oak re-sproutPhoto by: Kevin Main

Results of a Prescribed Fire

Author: Kevin Main

A thin haze of smoke hung over the scrub in the still of the morning. “That haze is all that is left of yesterday’s fire,” said Kevin Main, Archbold Land Manager, as he looked across a blackened area of scrub at Archbold Biological Station. Across the landscape a scattering of logs and stumps continued to smolder, each producing a miniature column of smoke. “The fire’s over,” said Main, “but the work is just beginning. Soon this area will be buzzing with researchers. They will be measuring plant regrowth, the effect of the fire on scrub-jays and much, much more. This area will be colored with flagging and stakes marking research plots. There will buzzing overhead too, as drones take post-fire imagery. We try to capture as much data as possible,” he finished with a grin “And don’t you just love the smell of wood smoke?”

“Fire in Florida was once as common as summer thunderstorms. It was something you grew up with and learned how to deal with for your own benefit.” Main continued, “Indigenous peoples and early settlers to Florida could not control lightning-ignited fires. Instead, they worked with fire. They burned around their dwellings to reduce the chance of a destructive wildfire. They burned to open up the woods to better browse for deer and other game. Historically, vast areas burned every 2-3 years, originally ignited by lightning, then later supplemented by indigenous peoples. Florida wildlife use fire to their benefit too. Native species have evolved with those frequent fire conditions. As a result, when fire is removed, those fire-loving species disappear with it.”

“A scrub-jay might need to move away from a burned area for a short period of time, but soon that area is prime habitat for jays,” said Main. “The post-fire recovery of an area includes things like increasing populations of insects, and greater flowering and fruiting of scrub oaks. Insects and acorns are key elements of a Florida Scrub-Jay’s diet. Plus, the fire changes the structure of the vegetation, making it more open, which makes it easier for jays to spot potential dangers such as snakes and hawks.”

“We study the effects of fire because it is so important to rare and endangered species,” said Main. “After each fire we map the fire severity. We fly drones over the area to capture pictures that are then combined into imagery we can upload to our Geographical Information System (GIS) so a digital map can be created that shows patches that burned hot, not as hot, or not at all. Different species respond differently to that post-fire patchiness. One way we know this is because we have fire severity maps going back for 50 years.”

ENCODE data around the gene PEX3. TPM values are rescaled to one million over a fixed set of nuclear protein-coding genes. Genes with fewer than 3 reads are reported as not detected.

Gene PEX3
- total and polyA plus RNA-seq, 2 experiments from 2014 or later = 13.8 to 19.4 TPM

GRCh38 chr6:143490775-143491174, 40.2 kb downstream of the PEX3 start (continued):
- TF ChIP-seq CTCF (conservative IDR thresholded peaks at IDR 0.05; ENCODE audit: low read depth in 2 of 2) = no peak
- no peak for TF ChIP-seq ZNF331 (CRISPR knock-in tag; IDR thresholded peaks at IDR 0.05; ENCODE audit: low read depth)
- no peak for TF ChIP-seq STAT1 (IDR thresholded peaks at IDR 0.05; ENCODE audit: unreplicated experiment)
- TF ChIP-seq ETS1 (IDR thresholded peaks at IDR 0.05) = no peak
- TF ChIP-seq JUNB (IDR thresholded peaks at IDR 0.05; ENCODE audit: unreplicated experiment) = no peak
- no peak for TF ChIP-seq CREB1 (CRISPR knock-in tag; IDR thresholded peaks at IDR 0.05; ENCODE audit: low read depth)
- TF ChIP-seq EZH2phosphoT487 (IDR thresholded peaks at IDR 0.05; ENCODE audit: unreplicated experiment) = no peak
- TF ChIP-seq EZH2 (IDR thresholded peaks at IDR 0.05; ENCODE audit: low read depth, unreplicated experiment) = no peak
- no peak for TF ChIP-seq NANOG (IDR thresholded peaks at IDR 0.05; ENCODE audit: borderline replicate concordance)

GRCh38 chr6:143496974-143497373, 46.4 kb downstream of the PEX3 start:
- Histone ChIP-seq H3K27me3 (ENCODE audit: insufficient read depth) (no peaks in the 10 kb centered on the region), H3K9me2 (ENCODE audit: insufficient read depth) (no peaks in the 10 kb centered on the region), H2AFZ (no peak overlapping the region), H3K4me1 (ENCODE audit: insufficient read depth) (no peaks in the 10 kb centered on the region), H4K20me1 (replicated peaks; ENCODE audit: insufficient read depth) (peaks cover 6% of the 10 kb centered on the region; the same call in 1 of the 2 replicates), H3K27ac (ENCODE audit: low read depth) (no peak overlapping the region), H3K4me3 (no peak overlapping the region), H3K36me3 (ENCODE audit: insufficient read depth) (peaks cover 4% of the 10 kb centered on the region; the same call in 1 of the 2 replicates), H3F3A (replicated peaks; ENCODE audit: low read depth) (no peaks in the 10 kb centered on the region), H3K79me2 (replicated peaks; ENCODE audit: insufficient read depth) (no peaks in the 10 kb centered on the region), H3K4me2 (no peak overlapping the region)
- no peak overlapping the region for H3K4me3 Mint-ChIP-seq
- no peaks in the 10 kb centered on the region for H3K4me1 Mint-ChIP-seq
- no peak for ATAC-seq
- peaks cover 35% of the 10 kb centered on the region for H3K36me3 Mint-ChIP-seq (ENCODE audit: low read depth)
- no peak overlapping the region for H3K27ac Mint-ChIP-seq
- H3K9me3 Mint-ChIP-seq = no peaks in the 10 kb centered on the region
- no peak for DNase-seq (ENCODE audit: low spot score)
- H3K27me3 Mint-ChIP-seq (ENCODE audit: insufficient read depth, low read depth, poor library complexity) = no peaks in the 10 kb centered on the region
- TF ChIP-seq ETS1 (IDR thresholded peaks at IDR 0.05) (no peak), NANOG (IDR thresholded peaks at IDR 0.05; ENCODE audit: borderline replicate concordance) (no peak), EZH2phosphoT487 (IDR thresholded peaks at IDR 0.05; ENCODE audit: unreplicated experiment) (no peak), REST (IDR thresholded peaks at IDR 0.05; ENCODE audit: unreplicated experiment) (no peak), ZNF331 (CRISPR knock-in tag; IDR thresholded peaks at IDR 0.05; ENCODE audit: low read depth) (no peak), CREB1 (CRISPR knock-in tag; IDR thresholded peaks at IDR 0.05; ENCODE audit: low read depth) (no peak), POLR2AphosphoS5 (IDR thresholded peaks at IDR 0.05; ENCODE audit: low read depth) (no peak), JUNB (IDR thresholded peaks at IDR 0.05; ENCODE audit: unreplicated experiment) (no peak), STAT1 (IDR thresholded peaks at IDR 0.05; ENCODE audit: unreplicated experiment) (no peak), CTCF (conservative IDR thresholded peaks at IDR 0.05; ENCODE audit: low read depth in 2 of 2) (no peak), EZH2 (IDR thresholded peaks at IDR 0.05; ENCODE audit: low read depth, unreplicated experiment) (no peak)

post-fire aerial

Caption: (Left) Post-fire aerial drone imagery taken just days after the fire shows burned and unburned patches. This patchiness is typical of most burned areas. Different vegetation types often burn at different severities. (Right) Map of different fire severities created using Geographical Information Systems (GIS) mapping. Grey indicates areas that completely burned while shades of green indicate areas that didn’t burn or only partially burned.

Back in the office Main pulled out some old blue-line maps and laid them on a table. “The earliest maps were made just walking around the burned area and noting severity,” said Main, as he pointed to hand-drawn lines on the map. “Then we started flying over the areas and taking pictures from airplanes. Now drones do all the work. Mapping accuracy has increased throughout the years. With drone imagery we can accurately map patches as small as 25 square meters.”

Main continued, “We have been using color photography to determine patches of fire severity for decades, but that may change in the future. Newer technologies, such as multi-spectral imagery and Laser Light Detection and Ranging (LIDAR) may give us even better accuracy and new ways of looking at the effects of fire.

“Some of the newer technologies may require a drone flight before the burn and then right afterwards to compare the difference. Post-fire flights must be conducted within a couple of days of the fire due to the quick resprouting of some species, especially grasses.”

“The evidence of fire fades over time. The ash washes into the soil, the dead stems of woody species fall to the ground and decay, and the general openness is slowly filled back in with taller and denser vegetation. It’s important to capture fire data directly after the fire, but we also need to continue to follow trends in spatial structure of the vegetation and in species populations for years, and even decades after fires,” said Main.

“We may understand some of the effects of fire after studying it for so long, but our expanding knowledge just brings up more questions. There are still many gaps in the data. We know very little about effects of fire on soil organisms, for instance,” said Main. “The more we learn the better we will be able to manage habitat in a way that is beneficial for all species. All those stakes and flagging set out after a fire are more than markers for research activity. To me they also indicate we are doing our part to make sure no species gets left behind.”